British bank Standard Chartered has regained the top position as the largest foreign bank in India after being trumped by Citibank for two years and HSBC closing in. StanChart that was always (and remains) the largest foreign bank in terms of number of branches in the country reported the highest total income and net profit among all the foreign banks in India for the year ended March’10.
What’s more, the British bank that depends heavily on Indian operations to generate global earnings was the only one among the top three foreign banks in the country to grow both total income as well as net profit for FY’10, a year when the Indian economy saw a sharp bounceback and pickup in corporate activity.
Data on foreign banks is not readily available as they are not listed companies but VCCircle dug out numbers of the last three years to analyse who has raised their game in India at a time when the country is poised for the next big leap.
The numbers speak for themselves. StanChart was relegated to the number two spot in terms of profits and revenues beginning FY’08 (incidentally when markets peaked out) as Citibank unleashed an aggressive India play. During FY’09, HSBC also pressed on the gas pushing StanChart to number three spot in terms of total income even as in profits StanChart continued to be number two. But last year, it pulled up its socks and emerged as the clear leader growing its revenues and profit even as its two close rivals saw a significant fall in both topline and bottomline.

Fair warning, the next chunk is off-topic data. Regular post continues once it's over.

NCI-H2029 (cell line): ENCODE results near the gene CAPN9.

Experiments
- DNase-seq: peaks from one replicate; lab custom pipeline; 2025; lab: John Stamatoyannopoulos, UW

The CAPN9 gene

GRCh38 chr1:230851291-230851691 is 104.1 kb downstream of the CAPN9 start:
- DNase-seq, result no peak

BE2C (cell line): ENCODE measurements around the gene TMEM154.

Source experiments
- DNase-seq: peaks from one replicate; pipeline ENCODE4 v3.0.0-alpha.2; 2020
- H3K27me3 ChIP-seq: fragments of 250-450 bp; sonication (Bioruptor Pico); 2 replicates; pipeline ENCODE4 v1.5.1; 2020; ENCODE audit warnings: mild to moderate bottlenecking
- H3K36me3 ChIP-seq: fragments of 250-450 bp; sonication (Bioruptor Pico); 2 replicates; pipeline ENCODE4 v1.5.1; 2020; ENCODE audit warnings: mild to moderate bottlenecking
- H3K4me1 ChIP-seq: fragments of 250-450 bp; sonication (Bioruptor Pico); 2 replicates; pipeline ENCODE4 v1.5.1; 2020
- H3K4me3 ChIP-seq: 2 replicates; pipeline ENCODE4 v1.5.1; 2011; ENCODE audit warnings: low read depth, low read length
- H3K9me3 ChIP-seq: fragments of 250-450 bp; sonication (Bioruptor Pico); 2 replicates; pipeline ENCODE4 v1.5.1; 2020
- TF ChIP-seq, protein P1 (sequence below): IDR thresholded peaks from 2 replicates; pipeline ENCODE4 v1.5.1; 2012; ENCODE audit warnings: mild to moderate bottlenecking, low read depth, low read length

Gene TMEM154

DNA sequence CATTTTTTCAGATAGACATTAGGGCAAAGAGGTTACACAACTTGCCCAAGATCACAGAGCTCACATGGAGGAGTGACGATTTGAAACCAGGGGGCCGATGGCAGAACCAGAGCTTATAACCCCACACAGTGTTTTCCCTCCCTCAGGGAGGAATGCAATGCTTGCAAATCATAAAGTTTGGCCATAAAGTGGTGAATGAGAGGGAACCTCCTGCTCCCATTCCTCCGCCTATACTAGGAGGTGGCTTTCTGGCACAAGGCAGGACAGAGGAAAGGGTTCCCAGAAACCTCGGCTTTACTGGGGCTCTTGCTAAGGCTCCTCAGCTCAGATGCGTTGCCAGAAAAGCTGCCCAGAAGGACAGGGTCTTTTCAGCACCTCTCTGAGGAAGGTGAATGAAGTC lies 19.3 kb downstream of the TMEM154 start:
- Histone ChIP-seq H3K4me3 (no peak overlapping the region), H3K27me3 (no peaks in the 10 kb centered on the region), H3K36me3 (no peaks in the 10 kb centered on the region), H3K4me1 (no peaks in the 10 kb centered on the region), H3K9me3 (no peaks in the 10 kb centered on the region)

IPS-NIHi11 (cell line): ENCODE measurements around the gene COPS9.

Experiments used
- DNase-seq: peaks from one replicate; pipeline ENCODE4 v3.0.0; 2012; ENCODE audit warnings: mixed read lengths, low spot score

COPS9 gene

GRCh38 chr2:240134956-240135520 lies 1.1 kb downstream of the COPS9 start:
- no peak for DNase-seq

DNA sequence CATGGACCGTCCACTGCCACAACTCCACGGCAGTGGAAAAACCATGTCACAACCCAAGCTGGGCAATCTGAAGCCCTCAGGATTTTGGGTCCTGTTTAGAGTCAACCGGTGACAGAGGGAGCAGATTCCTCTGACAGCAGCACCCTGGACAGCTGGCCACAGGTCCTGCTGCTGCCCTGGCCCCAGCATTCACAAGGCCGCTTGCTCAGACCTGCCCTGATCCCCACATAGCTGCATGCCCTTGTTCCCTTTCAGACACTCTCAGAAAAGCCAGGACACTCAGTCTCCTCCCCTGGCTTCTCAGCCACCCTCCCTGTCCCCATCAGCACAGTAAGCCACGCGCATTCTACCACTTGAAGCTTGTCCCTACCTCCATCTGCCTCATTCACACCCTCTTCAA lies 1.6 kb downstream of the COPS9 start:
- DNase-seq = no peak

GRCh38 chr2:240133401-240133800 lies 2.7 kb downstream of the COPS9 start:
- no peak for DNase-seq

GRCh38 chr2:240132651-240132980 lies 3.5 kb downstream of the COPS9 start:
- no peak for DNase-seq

Although StanChart’s total income managed to grow just about 1% in FY’10 it was much better placed than HSBC and Citibank who saw total income crumbling 19% and 25% respectively. Even more spectacular was its bottomline performance compared to peers. StanChart’s net profit (adjusted for extra ordinary income) rose 12% at a time when HSBC’s earnings shrunk 37% and Citibank’s crumbling 60% and is now less than half compared with StanChart.
Even as Citibank’s interest income remained higher than StanChart for FY’10, it took a big hit in other income as gains due to forex transaction halved. Citi saw its interest income decline 12% due to drop in interest from advances and bills and income from commission, exchange and brokerage shrink by a fifth. In contrast, StanChart saw interest income decline by a modest percentage and in fact trumped Citibank in terms of interest from advances and bills.
Citi managed better interest income due to higher income from sale of investment, even though StanChart grew its own income from sale of investment much faster. Ditto HSBC that continues to have higher interest income compared to StanChart, almost half of which comes from income from sale of investment. This shows all the top three banks have been supporting their total income generation from sale of investment.
Among the top three Citi boosted its capital base 44% by adding over Rs 1,100 crore. But HSBC still has the most paid up capital with around Rs 4,500 crore.
HSBC also saw a relatively moderate decline in asset base and in the process became number two in asset size on balance sheet behind Citi during FY’10. HSBC is close on the heels of StanChart in terms of net worth even as Citi remained at the top of that chart last year. But both Citi and HSBC have high levels of NPAs (over Rs 1,600 crore each compared to StanChart’s Rs 630 crore).